The interesting aspect of player choice isn’t the choice itself. The interesting thing – the only interesting thing, really – is the revelation of consequences. Choice without consequence is a waste of time, effort and money.
-Warren Spector, Deus Ex, Ultima Underworld, Epic Mickey
As the studio began to shape up, one of the first things we worked on was to set a few Design Pillars – or guidelines – for the game. In very broad strokes, these pillars will help frame the sort of game we’ll finally end up with and help us make decisions that will be the best for the game. For this post I’ll talk about our first pillar: “Meaningful Choice.”
The gist of it is: while we want to give our players a plethora of decisions to make, we also want those decisions to carry weight and consequence. That is to say that whenever we ask the player to make a choice, be it on the tactical layer, while leveling up, or on the narrative path; that choice has to have a visible consequence after the fact.
Warren Spector said it best in the quote above and this design pillar has reverberating effects for us as game designers and writers throughout the game. In giving the player options to choose from, we also have to make sure that the choices are varied and difficult. This also means that the onus is on us to have enough information conveyed to the player so that the player can make an informed and deliberate choice.
This refers back to the notion of “visible consequence.” Without enough information the player’s decisions will be made blindly, and while it may be realistic, it will give the impression that whatever the player chooses, the result has been arbitrarily decided by the game designer. With sufficient information, we are giving the control back to the player on what choice and consequences he will face. The fine line that we will need to thread here will be balancing between spelling out the events directly to the player (not fun) and giving enough clues for the discerning player to have that “a ha!” moment as the consequences are revealed.
Finally, the biggest challenge we have in pursuing “meaningful choice” is in creating choices that do not present the players with a single superior option. Be it good or evil, fight or flight, individual players will have a choice – even if someone like me would choose the same decision over and over again, my choices should not reflect the cumulative bias for one particular path.
In the context of what we’re making, let me give you a few examples of how we hold some game design decisions against our “Meaningful Choice” guideline:
When we started creating our character creation and progression system we really wanted to make a build system that would really reward a player’s understanding of the mechanics. While the Tank/Healer/DPS/Controller archetypes are part of the video game norm today, we wanted to create a progression system that doesn’t necessarily rely on making a character that fits squarely into these roles. Everything from way we forego experience points to the way we award skills and abilities through use goes into giving the player the freedom of choice in how they build, use, and progress their characters.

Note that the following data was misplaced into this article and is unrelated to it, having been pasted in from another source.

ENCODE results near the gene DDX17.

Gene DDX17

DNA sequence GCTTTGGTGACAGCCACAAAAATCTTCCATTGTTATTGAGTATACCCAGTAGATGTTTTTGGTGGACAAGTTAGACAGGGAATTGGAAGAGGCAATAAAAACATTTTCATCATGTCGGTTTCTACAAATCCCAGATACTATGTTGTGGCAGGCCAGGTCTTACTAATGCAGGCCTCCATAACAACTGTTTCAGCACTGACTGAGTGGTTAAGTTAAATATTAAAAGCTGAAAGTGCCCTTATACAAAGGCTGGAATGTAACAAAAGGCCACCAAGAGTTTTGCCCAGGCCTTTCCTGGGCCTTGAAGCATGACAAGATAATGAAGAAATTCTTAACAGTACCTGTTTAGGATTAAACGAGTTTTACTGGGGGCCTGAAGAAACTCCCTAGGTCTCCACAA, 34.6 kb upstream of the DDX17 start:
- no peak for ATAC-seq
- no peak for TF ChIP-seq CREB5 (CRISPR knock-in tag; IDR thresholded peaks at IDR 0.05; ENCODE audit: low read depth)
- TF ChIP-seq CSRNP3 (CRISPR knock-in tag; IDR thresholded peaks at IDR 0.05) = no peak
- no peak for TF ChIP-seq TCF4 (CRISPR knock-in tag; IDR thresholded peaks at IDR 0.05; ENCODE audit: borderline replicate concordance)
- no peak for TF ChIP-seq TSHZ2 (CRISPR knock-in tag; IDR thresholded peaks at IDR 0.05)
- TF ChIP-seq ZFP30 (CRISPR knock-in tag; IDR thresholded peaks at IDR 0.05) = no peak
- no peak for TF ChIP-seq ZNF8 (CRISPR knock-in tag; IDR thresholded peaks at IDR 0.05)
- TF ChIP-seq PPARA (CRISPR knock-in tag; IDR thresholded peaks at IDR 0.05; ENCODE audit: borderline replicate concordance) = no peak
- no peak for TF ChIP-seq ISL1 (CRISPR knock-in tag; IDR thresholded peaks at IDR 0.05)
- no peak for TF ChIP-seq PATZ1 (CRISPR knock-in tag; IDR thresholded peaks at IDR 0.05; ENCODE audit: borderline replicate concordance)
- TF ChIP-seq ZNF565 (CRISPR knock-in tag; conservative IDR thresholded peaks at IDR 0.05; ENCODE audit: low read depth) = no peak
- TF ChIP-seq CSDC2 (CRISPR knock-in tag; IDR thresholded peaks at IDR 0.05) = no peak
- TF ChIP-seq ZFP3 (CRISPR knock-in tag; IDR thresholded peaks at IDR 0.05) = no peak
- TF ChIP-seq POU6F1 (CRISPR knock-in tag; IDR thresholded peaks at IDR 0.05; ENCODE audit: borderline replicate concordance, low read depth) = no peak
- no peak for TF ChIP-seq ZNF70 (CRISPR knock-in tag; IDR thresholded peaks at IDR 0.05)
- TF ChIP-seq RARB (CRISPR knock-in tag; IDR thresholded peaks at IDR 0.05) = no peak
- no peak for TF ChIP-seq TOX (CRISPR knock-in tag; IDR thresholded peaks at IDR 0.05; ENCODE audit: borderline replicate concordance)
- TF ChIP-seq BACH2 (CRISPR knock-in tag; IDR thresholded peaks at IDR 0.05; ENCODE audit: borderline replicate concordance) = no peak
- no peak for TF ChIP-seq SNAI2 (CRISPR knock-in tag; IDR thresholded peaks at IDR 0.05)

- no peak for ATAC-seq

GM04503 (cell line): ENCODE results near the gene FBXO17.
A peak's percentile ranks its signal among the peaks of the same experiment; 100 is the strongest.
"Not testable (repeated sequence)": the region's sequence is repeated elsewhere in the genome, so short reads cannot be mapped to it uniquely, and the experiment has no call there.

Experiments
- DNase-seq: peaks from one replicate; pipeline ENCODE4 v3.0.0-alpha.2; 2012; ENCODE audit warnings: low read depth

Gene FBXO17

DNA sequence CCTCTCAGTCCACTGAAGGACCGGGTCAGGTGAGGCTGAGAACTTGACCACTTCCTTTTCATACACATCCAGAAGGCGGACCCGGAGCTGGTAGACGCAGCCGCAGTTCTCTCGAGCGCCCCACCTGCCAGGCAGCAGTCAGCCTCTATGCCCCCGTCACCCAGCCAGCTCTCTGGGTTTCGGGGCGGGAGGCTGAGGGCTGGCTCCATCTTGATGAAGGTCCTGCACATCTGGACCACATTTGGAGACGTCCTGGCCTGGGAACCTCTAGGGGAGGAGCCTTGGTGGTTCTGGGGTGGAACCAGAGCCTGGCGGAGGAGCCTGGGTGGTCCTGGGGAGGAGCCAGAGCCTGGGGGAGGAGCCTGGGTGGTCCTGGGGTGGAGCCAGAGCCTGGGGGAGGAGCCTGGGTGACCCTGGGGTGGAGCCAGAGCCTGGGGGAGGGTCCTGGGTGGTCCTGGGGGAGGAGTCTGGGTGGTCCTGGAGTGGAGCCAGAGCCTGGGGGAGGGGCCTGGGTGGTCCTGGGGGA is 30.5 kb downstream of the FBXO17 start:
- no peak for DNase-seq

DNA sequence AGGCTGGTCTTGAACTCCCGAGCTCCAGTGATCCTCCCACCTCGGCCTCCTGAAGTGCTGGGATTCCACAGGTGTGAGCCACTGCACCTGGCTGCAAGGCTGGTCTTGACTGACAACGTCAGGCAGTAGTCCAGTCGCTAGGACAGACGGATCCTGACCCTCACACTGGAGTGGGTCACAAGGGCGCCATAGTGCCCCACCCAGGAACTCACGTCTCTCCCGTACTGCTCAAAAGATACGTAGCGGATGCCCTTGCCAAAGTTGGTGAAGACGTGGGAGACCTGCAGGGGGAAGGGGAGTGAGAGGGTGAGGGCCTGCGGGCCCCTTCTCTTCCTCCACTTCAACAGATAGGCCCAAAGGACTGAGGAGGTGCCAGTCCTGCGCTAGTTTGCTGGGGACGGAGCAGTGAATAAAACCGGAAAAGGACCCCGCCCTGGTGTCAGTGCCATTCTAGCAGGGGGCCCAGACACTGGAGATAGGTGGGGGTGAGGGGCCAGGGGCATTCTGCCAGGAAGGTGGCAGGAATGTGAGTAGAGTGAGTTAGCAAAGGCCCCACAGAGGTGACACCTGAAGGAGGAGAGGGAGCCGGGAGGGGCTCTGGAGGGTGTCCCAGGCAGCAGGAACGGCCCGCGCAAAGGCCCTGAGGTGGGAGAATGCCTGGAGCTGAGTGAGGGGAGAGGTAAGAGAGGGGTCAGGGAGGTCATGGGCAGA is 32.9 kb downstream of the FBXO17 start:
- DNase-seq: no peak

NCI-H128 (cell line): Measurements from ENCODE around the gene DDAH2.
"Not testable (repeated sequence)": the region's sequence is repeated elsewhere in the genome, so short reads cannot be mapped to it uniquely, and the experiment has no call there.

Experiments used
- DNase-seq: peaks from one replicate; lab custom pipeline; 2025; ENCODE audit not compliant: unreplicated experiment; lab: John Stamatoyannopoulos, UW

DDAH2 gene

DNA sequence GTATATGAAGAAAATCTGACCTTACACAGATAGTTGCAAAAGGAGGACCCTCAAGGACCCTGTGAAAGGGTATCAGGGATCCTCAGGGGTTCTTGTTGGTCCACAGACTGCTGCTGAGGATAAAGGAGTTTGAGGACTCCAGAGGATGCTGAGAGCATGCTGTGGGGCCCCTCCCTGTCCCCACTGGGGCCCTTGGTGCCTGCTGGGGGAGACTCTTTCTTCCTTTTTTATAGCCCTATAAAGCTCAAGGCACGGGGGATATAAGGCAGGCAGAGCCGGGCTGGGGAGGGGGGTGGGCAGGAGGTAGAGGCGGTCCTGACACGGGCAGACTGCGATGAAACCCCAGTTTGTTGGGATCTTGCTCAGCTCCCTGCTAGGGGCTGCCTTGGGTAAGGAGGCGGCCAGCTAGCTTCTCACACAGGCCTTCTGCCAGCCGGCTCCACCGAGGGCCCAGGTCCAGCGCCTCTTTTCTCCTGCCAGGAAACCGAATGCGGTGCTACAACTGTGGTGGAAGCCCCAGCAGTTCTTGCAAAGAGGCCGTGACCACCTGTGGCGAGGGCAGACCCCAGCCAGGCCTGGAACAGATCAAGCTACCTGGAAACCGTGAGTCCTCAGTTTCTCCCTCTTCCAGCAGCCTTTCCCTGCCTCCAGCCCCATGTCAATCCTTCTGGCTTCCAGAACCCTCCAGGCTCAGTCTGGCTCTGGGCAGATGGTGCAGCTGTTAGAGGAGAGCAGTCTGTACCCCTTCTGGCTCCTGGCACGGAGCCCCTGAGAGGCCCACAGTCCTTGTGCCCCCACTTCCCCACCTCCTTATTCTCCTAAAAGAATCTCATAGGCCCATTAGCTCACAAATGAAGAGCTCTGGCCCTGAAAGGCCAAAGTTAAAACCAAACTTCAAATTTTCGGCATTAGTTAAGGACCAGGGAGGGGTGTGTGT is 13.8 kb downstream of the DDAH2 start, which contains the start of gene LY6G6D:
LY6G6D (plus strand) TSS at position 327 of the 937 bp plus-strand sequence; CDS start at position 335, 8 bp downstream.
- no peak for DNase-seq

Strategy & Tactics:
On the strategic and tactical layer of the game, meaningful choice presents us with a different set of challenges. In our strategic overview, players will need to be given choices that reward and punish them appropriately for making decisions that will affect their progress in the larger game world. While on the tactical layer, meaningful choice means enabling the players to approach combat from multiple avenues and utilize their character builds. This – in theory – should enable players who actually use different and effective tactics to overcome more challenging encounters at lower levels.
One of our more recent discussions around “Meaningful Choice” was on whether or not to allow players to respecialize their skill points throughout the game. This was an interesting debate because the concept of “Meaningful Choice” could be interpreted as forcing players to live with the decisions they’ve made in building their character. However, the other side of the argument is that giving players the freedom to evolve their playstyles is in fact more in line with the philosophy of “Meaningful Choice.”
The push and pull of short-term and long-term benefits between abilities at lower and higher levels also plays heavily in the discussion. Meaningful choice actually covers both sides of the argument really well – living with consequences and choosing the right evolution for your character – and we ultimately had to approach the arguments by asking which is more fun?
A game should be fun, and in today’s busy world restarting the game because of a mistake in character build is decidedly not enjoyable. Allowing character respecialization gives players a chance to correct their mistakes and better yet: encourages experimentation with the diversity of builds we have made available to the player.
At the end of the day, design guidelines do not function as absolute law and their implementation should be tempered with a heavy dose of common sense. Part of the challenge for us as game designers is to find that sweet spot between adherence to our design principles, vision for the game, common sense and fun.
That is just an example of one of the many discussions we’ve had since we started. Let us know if you have strong opinions on this.
Until next time.